President Trump signs bill that makes 2 SC historic sites national parks

Joshism

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#21
National Park, National Monument, National Historic Site. Must be something to do with the funding.
Usually, a National Monument is designated by the President via Executive Order under the Antiquities Act. Some are later changed to National Parks via Congressional act. Sometimes Congress creates a National Park to begin with.

Most National Monuments are administered by NPS, but as I recall some are Bureau of Land Management because they already owned the land prior to the Executive Order.

I'm not sure how a National Historic Site comes about.
 

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AnnaLee

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#22
I've been to Fort Sumter but not Fort Moultrie. I also am glad to see President Trump sign these parks into NPS sites. These parks help the local economy and have many educational programs throughout the year. Appomattox Court House National Historical Park is a few miles from where I live. They are having the 154th year celebration of the end of the CW April 8-12 with free admission. My family and I plan on attending.
 
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#23
Usually, a National Monument is designated by the President via Executive Order under the Antiquities Act. Some are later changed to National Parks via Congressional act. Sometimes Congress creates a National Park to begin with.

Most National Monuments are administered by NPS, but as I recall some are Bureau of Land Management because they already owned the land prior to the Executive Order.

I'm not sure how a National Historic Site comes about.
Yep, most are NPS but BLM, USFS, and F&W all administer some. I does depend on which agency managed the land originally (NPS getting the areas previously not federally owned). I'm retired BLM btw.
 

gary

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#24
AnnaLee - I'm surprised you haven't been to Moultrie. Moultrie was important in both the American Revolution and the ACW. Seminole Chief Osceola is interred there. Today Moultrie interprets coastal defense.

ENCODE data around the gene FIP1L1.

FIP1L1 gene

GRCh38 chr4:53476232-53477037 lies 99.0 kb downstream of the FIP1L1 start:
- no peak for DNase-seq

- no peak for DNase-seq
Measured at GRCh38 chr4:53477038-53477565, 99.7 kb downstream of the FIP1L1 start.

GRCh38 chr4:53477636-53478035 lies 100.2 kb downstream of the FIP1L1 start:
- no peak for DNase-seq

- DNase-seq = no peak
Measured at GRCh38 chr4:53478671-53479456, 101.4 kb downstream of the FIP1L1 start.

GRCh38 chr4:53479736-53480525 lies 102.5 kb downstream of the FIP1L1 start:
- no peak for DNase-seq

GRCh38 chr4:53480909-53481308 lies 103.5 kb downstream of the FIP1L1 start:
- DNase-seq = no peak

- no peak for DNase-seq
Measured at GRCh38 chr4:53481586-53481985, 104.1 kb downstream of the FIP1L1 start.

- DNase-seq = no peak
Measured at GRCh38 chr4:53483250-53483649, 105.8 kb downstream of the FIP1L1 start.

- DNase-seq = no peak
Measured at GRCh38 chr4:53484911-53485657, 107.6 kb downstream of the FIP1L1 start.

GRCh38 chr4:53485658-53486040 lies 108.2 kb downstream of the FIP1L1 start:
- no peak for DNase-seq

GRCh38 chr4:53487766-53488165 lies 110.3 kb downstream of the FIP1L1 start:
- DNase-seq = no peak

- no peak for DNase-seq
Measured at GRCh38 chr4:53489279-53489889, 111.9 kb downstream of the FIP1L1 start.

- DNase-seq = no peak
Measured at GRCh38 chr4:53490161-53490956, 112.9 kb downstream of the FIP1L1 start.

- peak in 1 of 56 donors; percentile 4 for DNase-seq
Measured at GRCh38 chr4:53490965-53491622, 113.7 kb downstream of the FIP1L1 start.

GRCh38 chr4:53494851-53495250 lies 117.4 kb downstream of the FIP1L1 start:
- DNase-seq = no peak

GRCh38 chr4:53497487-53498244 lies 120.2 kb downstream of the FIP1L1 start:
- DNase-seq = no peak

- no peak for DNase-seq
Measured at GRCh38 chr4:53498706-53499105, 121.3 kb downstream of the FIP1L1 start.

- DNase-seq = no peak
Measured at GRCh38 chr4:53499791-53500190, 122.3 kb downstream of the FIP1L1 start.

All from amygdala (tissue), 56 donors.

AnnaLee

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#25
AnnaLee - I'm surprised you haven't been to Moultrie. Moultrie was important in both the American Revolution and the ACW. Seminole Chief Osceola is interred there. Today Moultrie interprets coastal defense.
Yeah, well Fort Moultrie is one of many ACW sites that I haven't visited for one reason or another. I have visited many other CW sites, though.
 

James N.

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#26
AnnaLee - I'm surprised you haven't been to Moultrie. Moultrie was important in both the American Revolution and the ACW. Seminole Chief Osceola is interred there. Today Moultrie interprets coastal defense.
Another likely reason for this action was to consolidate what had at some time been TWO separate entities into one single park. When I visited back in 1989 I believe both were still separate with Sumter being a Historic Site and Moultrie a National Monument. (I could easily be wrong about the specific designations but you get the idea.) I notice on the sign in the OP that it says Moultrie is now a unit of Fort Sumter National Monument.
 

JeffBrooks

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#27
This legislation - whose full title is the John D. Dingell, Jr. Conservation, Management and Recreation Act - has many additional elements important to those citizens with a particular interest in the Civil War.

- It adjusts the borders of Shiloh National Military Park and adds Parker's Crossroads Battlefield as an "affiliated area"
- It adjusts the borders of Kennesaw Mountain National Battlefield
- It establishes the Mill Springs Battlefield in Kentucky as a National Monument
- It establishes Camp Nelson in Kentucky as a National Monument
 

James N.

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#29
This legislation - whose full title is the John D. Dingell, Jr. Conservation, Management and Recreation Act - has many additional elements important to those citizens with a particular interest in the Civil War.

- It adjusts the borders of Shiloh National Military Park and adds Parker's Crossroads Battlefield as an "affiliated area"
- It adjusts the borders of Kennesaw Mountain National Battlefield
- It establishes the Mill Springs Battlefield in Kentucky as a National Monument
- It establishes Camp Nelson in Kentucky as a National Monument
What were they before, if anything?
I have visited all of these except Camp Nelson within the past two years: Shiloh of course was one of the very first, way back in the 1890's, but the specific boundaries have been designated by acts of Congress and in order to add new lands to them legislation like this is necessary to adjust those borders to allow for expansion; ditto Kennesaw, though it's a much more recent park, dating from the 1940's as I remember; Parker's Crossroads is a Tennessee State Historic Site and will benefit in additional funding by association with the NPS; Mill Springs and Camp Nelson are or were Kentucky State Historic sites with additional nearby holdings that have been purchased by the National (formerly Civil War) Battlefield Trust - apparently this converts them from State to National sites.
 



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